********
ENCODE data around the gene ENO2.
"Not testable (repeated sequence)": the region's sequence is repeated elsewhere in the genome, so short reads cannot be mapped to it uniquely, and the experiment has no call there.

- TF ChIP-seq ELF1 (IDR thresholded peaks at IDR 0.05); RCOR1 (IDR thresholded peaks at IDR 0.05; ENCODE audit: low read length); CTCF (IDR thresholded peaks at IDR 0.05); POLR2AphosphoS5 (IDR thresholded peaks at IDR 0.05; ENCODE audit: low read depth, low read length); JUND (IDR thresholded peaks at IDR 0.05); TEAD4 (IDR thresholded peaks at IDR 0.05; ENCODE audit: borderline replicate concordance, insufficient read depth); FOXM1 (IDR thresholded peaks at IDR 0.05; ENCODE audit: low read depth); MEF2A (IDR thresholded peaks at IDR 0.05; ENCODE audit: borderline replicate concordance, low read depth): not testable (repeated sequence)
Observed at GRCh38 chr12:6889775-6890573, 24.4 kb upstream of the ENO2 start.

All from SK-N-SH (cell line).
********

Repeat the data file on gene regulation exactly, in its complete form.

ENCODE data around the gene ENO2.
"Not testable (repeated sequence)": the region's sequence is repeated elsewhere in the genome, so short reads cannot be mapped to it uniquely, and the experiment has no call there.

- TF ChIP-seq ELF1 (IDR thresholded peaks at IDR 0.05); RCOR1 (IDR thresholded peaks at IDR 0.05; ENCODE audit: low read length); CTCF (IDR thresholded peaks at IDR 0.05); POLR2AphosphoS5 (IDR thresholded peaks at IDR 0.05; ENCODE audit: low read depth, low read length); JUND (IDR thresholded peaks at IDR 0.05); TEAD4 (IDR thresholded peaks at IDR 0.05; ENCODE audit: borderline replicate concordance, insufficient read depth); FOXM1 (IDR thresholded peaks at IDR 0.05; ENCODE audit: low read depth); MEF2A (IDR thresholded peaks at IDR 0.05; ENCODE audit: borderline replicate concordance, low read depth): not testable (repeated sequence)
Observed at GRCh38 chr12:6889775-6890573, 24.4 kb upstream of the ENO2 start.

All from SK-N-SH (cell line).